View Mobile Site

The heart must be involved in prayer

  • Bookmark and Share

Prime Time Specialty Mini Grid WIDGET

Tonight in Prime Time

Enter your ZIP code below to see local listings.
POSTED: June 19, 2012 6:00 p.m.

Man communicates with God through prayer, and most often this will be in times of great need or distress or in times of joy and happiness.  

It is in prayer that the inner man many times shines forth as a person leads the family of God in a public prayer. This means of communication to the “master of the universe” is a blessing from God and needs to be learned about and practiced on a regular basis. The question “How should I pray?” is appropriate in every way.

To pray as one should, the heart of the individual must be involved. Children, when being taught to pray, many times recite the same words over and over at each occasion of prayer, usually before meals and at bedtime. After a while, they begin to branch out and say what is on their minds. They pray for everyone and everything. They pray for the whole family or for a friend. Their prayers are not said to show how much Scripture they know or how many big words they can say. Those prayers come straight from their heart, and that is the key to proper prayer. Perhaps when the Lord said, “Suffer little children, and forbid them not, to come unto me: for of such is the kingdom of heaven” (Matthew 19:14), it is a commentary on how the heart must be when offering up prayers to God.

Jesus gave instructions on prayer in what man calls his “Sermon on the Mount.”  In those instructions, he showed how humility and openness is a part of prayer. Those who pray to be noticed Jesus called hypocrites (Matthew 6:5).  The Pharisees often would position themselves on the street corner so that all could see they were men of prayer. Their piety was for men and not God; they wanted to be seen as “religious.”  Their prayers were not acceptable.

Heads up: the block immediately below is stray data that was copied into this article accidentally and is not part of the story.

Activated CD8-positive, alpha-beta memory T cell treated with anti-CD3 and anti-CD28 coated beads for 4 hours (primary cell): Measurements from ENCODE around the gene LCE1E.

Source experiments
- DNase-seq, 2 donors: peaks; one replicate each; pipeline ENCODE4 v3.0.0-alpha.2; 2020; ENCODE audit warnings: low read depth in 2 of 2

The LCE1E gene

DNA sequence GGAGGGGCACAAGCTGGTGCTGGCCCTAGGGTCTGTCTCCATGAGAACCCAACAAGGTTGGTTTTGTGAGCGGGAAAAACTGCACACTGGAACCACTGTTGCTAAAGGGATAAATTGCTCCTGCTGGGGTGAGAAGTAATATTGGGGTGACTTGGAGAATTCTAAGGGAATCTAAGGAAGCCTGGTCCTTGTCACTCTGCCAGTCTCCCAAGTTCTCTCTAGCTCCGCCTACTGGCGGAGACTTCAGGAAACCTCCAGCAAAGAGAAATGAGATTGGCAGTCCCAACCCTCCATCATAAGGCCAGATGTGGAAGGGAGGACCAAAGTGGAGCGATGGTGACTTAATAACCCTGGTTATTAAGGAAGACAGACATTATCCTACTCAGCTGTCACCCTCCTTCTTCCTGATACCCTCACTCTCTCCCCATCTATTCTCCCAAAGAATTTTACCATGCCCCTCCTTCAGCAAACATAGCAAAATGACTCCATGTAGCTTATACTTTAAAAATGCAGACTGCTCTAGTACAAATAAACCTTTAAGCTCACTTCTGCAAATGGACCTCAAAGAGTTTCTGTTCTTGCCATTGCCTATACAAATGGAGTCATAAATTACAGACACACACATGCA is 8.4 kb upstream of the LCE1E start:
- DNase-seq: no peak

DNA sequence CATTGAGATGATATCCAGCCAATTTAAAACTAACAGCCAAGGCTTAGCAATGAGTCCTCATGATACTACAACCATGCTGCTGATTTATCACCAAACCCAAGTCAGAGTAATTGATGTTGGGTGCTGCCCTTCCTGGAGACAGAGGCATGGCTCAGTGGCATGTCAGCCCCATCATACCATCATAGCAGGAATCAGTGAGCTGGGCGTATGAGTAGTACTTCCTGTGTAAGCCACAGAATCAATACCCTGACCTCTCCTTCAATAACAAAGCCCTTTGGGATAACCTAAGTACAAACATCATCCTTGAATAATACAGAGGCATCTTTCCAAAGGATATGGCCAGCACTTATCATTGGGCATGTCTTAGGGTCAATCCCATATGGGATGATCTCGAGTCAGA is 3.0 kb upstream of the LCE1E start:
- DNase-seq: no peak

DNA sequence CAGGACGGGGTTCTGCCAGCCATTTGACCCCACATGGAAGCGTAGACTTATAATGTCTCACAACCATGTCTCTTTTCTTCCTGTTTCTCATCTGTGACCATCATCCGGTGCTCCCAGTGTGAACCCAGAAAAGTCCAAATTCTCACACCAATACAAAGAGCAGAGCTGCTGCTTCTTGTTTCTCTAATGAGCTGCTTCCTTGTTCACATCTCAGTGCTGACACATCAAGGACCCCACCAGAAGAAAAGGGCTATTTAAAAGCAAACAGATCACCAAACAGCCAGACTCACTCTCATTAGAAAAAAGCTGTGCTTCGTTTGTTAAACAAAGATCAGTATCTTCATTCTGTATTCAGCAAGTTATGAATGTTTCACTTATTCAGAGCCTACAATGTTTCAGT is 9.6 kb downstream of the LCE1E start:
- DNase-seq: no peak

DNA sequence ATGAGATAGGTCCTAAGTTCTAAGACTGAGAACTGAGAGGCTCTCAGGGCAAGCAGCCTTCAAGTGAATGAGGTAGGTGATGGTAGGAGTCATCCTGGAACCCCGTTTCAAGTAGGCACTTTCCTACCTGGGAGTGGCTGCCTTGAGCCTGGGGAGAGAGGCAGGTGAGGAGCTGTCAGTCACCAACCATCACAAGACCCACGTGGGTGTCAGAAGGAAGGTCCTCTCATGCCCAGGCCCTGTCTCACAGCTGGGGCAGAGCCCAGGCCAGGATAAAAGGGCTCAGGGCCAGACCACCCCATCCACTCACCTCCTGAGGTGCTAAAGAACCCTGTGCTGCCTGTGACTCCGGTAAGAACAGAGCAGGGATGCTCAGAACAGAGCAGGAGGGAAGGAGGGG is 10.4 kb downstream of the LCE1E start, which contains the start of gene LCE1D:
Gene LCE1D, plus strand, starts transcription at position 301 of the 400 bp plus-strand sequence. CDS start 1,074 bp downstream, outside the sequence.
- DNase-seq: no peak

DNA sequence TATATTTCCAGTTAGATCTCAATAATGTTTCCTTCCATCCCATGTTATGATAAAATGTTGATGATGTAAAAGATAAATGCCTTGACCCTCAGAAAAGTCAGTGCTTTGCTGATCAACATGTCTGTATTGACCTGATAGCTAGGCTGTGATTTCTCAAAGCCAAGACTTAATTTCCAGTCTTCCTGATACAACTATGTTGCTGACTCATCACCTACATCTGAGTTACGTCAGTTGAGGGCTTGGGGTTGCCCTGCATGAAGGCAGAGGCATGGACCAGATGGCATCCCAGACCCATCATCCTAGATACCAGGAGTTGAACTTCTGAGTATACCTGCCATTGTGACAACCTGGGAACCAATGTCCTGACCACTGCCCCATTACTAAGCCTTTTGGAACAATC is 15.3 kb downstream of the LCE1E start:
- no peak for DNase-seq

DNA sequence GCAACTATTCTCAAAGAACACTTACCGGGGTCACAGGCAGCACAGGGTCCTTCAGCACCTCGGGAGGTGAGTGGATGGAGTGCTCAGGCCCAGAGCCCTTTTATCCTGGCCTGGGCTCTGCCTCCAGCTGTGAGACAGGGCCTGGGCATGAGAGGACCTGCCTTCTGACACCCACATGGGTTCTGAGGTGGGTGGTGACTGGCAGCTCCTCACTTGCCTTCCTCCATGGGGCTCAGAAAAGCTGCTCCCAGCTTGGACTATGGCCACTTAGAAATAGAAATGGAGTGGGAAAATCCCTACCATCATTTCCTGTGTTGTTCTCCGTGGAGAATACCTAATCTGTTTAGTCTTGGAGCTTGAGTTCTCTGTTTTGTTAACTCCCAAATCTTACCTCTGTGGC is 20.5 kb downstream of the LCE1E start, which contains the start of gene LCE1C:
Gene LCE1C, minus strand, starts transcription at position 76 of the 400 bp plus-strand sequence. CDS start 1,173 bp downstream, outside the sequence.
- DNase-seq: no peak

When prayers are uttered, it should be an outpouring of the individual’s soul in the petitions and thanksgiving being presented before God. This opening up to God is to lay bare all of one’s thoughts, needs and desires and the very being of the individual.  It helps the one offering up the prayer to see just how vulnerable man really is in the presence of Jehovah. How wonderful it is to know that as insignificant as one may be, if they are one of God’s children, he cares about their every need. Prayers show the closeness one has to God and the faith of the individual.

Prayers should be uttered in a spirit of selflessness. While approaching God for personal things is not wrong, there are always others who are in need. Paul in talking about prayer wrote, “I exhort therefore, that, first of all, supplications, prayers, intercessions, and giving of thanks, be made for all men; For kings, and for all that are in authority; that we may lead a quiet and peaceable life in all godliness and honesty” (1 Timothy 2:1-2). It is the Christian way to be concerned with more than just personal things but also on the things of others (Philippians 2:4).

In a congregation of people there are always those for whom prayers should be uttered. The elderly need prayers of others as they face not only health problems but also loneliness. The youth need prayers as they face temptations and emotional upheavals and as they struggle with becoming adults.

Elders, deacons, preachers, teachers and members in general all should be included in prayer as they labor in the work of the Lord. Prayers for public officials should be offered, no matter what a person’s politics. It does not matter which party is in office; Christians serve God, not man.

Next week, we will continue our study of prayer.

 

Comments

  • Bookmark and Share

Commenting not available.
Commenting is not available.

Most Popular


Please wait ...